Whenever you complete a real estate transaction, you will generate what is known as closing costs, or the price of actually transferring the title of a piece of property from one party to another, as well as related expenses. Closing costs can pop up on your receipt whether you are buying or selling the property in question, depending on the agreement you made. If you do not want to foot the bill yourself, make certain this is clearly worded in any purchase contracts.
Closing costs are determined by what was necessary to end the real estate transaction, which could include:
- Running credit reports
- Processing loan paperwork
- Inspecting and appraising the property
- Paying discount points (upfront fees for lower interest rate)
- Surveying the property and verifying its boundaries
- Adding title insurance
- Researching the title’s history
- Making deposits into an escrow
- Requesting the county record new land records
- Evaluating mortgage loan applications
The more effort that goes into your real estate transaction, the higher the closing cost, as you might expect. On average, someone buying a home can expect closing costs to be about 2% to 5% of the purchase price of the property. For example, if a home costs $500,000, the closing cost altogether could be $10,000 to $25,000.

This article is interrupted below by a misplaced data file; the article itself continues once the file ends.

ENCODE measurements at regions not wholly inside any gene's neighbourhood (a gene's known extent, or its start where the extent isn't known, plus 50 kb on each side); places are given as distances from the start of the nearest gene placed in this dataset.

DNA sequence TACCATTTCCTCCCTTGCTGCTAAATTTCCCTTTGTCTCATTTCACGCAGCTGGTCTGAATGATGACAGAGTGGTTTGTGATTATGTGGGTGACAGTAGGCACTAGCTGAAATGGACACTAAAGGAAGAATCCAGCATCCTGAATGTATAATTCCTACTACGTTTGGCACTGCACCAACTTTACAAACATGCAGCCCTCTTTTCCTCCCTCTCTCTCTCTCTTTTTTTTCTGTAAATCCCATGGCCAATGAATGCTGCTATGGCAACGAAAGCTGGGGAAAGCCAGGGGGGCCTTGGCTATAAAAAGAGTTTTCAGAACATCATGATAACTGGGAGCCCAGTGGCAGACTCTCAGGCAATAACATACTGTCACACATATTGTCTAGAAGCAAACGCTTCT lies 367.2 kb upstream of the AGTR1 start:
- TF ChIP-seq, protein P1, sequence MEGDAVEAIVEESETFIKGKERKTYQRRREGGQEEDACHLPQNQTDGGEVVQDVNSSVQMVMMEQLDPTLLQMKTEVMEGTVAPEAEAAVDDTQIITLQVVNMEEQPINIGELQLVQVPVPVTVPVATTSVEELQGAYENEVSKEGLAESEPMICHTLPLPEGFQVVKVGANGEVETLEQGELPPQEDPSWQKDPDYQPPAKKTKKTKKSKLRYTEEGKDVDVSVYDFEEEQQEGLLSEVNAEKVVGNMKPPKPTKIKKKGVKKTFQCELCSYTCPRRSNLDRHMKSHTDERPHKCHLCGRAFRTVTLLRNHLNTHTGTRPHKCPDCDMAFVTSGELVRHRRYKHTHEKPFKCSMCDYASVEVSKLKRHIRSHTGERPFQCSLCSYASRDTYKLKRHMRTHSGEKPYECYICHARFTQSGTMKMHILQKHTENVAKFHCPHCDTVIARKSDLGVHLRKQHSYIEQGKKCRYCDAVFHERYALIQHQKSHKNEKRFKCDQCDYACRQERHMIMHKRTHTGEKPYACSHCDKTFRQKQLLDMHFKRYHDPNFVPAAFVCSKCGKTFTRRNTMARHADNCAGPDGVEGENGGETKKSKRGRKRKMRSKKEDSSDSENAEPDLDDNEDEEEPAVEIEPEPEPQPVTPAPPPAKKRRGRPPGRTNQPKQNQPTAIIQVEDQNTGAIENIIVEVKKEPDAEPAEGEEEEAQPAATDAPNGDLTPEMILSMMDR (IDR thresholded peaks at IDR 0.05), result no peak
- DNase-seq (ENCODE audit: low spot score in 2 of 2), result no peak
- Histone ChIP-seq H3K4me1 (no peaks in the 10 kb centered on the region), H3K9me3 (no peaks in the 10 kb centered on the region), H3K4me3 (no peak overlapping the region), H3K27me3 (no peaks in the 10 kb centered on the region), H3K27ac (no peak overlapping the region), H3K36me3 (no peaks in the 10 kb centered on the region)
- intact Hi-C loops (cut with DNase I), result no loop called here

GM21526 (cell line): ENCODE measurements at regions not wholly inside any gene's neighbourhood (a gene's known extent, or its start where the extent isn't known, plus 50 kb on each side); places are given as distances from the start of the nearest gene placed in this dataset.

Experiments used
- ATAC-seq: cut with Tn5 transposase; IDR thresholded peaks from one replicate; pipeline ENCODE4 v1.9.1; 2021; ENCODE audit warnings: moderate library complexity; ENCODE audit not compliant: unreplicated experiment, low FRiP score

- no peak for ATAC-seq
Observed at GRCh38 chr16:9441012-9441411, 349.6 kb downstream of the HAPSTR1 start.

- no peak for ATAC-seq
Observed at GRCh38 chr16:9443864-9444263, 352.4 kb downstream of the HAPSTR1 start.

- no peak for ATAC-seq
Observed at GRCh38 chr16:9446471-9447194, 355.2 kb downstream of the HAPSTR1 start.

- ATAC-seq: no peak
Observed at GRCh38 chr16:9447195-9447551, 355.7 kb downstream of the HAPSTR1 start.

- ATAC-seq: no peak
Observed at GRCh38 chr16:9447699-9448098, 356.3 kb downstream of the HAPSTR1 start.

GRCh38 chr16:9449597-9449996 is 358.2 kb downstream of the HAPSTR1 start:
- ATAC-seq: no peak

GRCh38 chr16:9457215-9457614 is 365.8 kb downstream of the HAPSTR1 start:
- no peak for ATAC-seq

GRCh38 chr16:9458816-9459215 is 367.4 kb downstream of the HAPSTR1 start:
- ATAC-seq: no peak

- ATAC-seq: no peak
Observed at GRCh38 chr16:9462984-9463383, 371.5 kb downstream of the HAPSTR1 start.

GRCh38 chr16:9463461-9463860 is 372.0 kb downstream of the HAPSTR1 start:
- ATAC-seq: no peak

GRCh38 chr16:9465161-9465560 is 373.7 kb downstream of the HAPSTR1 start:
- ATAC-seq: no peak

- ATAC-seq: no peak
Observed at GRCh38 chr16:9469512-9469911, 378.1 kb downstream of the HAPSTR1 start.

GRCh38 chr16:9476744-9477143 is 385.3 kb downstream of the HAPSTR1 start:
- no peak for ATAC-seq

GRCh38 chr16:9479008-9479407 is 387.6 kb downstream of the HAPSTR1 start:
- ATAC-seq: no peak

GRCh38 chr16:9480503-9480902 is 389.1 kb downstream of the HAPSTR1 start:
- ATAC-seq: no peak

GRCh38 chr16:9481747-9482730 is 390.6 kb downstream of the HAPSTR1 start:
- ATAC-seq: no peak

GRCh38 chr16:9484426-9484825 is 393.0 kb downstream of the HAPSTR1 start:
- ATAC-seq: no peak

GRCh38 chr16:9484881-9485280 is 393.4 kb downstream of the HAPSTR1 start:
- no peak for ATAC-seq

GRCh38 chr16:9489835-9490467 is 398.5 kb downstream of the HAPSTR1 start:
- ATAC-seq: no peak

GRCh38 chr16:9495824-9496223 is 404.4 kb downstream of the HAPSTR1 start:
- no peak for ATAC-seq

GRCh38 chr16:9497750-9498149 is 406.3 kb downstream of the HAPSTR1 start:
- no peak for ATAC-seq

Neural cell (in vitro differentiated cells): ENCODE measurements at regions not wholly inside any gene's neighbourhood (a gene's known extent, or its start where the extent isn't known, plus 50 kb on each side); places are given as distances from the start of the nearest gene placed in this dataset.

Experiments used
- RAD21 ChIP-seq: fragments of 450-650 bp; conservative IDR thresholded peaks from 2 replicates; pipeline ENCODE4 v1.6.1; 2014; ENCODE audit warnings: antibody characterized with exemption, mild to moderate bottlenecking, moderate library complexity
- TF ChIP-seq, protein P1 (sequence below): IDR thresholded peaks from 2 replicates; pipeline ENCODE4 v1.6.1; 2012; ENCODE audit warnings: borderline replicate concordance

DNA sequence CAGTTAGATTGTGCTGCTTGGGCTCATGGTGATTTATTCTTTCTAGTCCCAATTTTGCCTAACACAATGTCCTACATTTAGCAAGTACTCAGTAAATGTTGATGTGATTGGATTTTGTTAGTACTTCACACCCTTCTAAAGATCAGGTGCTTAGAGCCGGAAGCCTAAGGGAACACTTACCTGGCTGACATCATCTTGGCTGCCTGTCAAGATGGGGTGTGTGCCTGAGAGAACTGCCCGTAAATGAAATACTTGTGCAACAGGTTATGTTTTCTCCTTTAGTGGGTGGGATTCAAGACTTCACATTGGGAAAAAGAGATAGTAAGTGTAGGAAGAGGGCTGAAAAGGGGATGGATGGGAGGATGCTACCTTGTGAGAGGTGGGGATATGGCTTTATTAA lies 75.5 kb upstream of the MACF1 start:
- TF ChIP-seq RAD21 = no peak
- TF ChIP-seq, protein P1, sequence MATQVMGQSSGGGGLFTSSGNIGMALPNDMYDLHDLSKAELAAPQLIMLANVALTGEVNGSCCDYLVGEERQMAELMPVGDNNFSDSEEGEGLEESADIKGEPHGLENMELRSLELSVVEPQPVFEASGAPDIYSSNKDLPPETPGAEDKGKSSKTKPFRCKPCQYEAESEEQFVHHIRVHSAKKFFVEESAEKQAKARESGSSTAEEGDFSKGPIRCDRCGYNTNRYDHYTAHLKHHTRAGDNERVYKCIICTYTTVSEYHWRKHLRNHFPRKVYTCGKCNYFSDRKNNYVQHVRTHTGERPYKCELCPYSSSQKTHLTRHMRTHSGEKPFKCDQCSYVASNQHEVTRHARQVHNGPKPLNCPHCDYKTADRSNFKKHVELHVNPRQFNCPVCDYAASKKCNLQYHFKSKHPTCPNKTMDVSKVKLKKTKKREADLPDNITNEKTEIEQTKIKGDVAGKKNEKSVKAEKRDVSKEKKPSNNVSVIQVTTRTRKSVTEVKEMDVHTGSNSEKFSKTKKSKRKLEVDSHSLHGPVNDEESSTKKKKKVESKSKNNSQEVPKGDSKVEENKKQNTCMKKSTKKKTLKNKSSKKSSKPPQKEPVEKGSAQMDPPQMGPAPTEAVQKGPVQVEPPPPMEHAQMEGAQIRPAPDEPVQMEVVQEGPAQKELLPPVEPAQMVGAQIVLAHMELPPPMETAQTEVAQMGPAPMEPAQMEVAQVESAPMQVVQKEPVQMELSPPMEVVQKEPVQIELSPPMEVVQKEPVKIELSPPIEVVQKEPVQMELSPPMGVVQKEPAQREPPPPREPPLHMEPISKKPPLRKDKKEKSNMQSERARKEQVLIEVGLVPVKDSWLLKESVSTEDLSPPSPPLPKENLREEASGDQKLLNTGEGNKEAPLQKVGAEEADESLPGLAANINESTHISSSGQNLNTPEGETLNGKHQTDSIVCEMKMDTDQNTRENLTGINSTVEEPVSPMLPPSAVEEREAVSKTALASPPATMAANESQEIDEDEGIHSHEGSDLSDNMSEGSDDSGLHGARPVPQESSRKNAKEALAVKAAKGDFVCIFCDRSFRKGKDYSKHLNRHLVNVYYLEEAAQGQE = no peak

If you are using a lender for your real estate transaction, they must provide you a loan estimate. On this estimation form, a rough idea of the closing cost will be included. Keep in mind that this is, as the name suggests, only guesswork and the cost could be greater or lesser. You will also be given a closing disclosure statement once you find a buyer, or a seller, that will have a detailed line item list of all closing cost fees. Compare this to your previous loan estimate and don’t hesitate to ask questions and negotiate on costs you disagree with.
For more information regarding closing costs and how they are controlled by real estate law, you can call 239.970.6844 to connect with Your Advocates, Powell, Jackman, Stevens & Ricciardi, P.A. Our Fort Myers attorneys can help you understand your rights or offer legal counsel when it comes to the intricacies of your transaction. Contact us today to get started.